No one ever said being a hero was easy but Nippon Ichi Software’s Zettai Hero Project: Unlosing Ranger vs. Darkdeath Evilman (PSP) certainly makes that point clear. The game begins with the Unlosing Ranger getting hit by a car on his way to fight the demon Darkdeath Evilman. As he lays dying, the teenage Main Character – you get to name him – walks by on his way back from shopping and is asked by the Undying Ranger to take his place and fight Darkdeath.
The boy agrees but loses horribly and is whisked away to Bizarro Earth by the young girl Etranger in order to train him to become a hero and save Earth. By solving problems that pop up on our Earth the Main Character also does the same on Bizarro Earth since events and people have a parallel relationship on both planets. What comes after is a enjoyable and comedic romp through the life of becoming a superhero.
In a nutshell this game is really funny. The combination of the setting, story and lovable characters makes the humor topnotch. Since your character is a silent protagonist the other characters speak for you: namely, Etranger and Pirohiko (the original Unlosing Ranger). Witty and downright hilarious dialogue bounce off between those two characters so well it will be hard to keep a straight face. The only things the Main Character has to say for himself are displayed as anime emotes contained in thought bubbles, e.g. sweat drops & exclamation points. Some of the situations the principle characters get into are comical and sometimes make no sense in a way that will make you laugh. For example, your party will take part in a mission that involves the couple inside the car that ran over the original Unlosing Ranger.
Another charming aspect of the character’s time training is that whenever a mission is complete he goes to Earth and fights Darkdeath Evilman even though it’s apparent he’s still no match for him. Naturally the demon lord kicks his butt and launches him back to Bizarro Earth. As many times as that happened it was hard not to at least smile. Plus there’s a whole cast of other characters that add their own fun antics to that of the main crew, like the Unlosing Ranger’s rival Dangerama. There’s a lot of breaking-the-fourth wall and tongue-in-cheek humor but it works very well within the context of the game.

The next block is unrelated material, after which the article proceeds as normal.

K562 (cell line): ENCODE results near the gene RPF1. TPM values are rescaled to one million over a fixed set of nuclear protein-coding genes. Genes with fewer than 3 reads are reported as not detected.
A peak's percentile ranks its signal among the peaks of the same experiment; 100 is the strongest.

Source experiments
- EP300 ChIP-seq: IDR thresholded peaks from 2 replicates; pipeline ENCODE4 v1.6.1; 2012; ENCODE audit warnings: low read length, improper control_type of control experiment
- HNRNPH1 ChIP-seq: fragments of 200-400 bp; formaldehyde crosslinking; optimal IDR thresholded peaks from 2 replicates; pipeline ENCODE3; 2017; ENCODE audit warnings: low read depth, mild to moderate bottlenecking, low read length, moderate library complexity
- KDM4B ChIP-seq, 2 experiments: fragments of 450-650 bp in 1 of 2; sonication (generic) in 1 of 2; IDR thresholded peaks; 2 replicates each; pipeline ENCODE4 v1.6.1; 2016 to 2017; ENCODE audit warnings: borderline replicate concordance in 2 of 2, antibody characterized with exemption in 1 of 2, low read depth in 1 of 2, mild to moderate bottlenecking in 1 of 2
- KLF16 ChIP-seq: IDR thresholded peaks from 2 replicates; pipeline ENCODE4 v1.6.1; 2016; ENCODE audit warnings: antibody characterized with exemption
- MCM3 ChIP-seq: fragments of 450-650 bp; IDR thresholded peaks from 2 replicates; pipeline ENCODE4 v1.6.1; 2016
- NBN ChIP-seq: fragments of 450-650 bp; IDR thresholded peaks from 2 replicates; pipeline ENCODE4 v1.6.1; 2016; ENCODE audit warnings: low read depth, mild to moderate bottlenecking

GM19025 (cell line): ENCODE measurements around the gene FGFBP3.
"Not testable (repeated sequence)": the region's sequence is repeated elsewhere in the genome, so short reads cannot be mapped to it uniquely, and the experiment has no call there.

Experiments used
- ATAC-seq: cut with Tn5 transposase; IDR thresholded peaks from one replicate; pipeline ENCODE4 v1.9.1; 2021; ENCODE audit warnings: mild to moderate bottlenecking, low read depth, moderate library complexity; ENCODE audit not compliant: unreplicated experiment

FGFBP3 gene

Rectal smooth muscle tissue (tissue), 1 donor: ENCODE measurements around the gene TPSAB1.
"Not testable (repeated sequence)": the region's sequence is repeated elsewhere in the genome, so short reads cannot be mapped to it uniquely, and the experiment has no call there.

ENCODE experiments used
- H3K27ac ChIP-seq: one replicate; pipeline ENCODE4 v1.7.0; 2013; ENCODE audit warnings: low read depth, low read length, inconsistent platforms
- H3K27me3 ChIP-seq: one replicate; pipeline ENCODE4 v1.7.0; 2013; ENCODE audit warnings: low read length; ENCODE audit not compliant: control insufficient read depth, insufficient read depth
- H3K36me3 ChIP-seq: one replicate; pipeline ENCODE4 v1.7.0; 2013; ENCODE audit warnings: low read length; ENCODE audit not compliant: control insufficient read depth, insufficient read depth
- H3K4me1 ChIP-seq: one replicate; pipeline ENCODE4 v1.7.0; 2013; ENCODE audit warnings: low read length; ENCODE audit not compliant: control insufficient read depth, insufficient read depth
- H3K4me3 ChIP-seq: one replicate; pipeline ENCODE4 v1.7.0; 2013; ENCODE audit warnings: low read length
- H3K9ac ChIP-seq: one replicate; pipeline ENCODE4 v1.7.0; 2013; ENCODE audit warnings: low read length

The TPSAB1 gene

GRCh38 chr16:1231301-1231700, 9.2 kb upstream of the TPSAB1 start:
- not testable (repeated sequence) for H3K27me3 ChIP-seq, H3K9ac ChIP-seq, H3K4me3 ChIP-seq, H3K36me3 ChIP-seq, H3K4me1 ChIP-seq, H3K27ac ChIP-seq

Like many other NIS projects, the gameplay has a lot going on. Fighting is done on grid maps using a turn-based battle system in which your character makes a move and an enemy does the same directly after which works well for quick pick-up and play sessions. There’s a HP bar and the EN (Fullness) bar which depletes as the hero moves and uses special attacks. This must be kept full at all times by consuming food else he die of starvation. The amount of weapons and armor available may not be as massive as those found in Disgaea, but it’s still robust and many have awesome special attacks tied to them. Don’t be surprised if you find yourself trying every new piece of gear you come across just to find your favorite attack.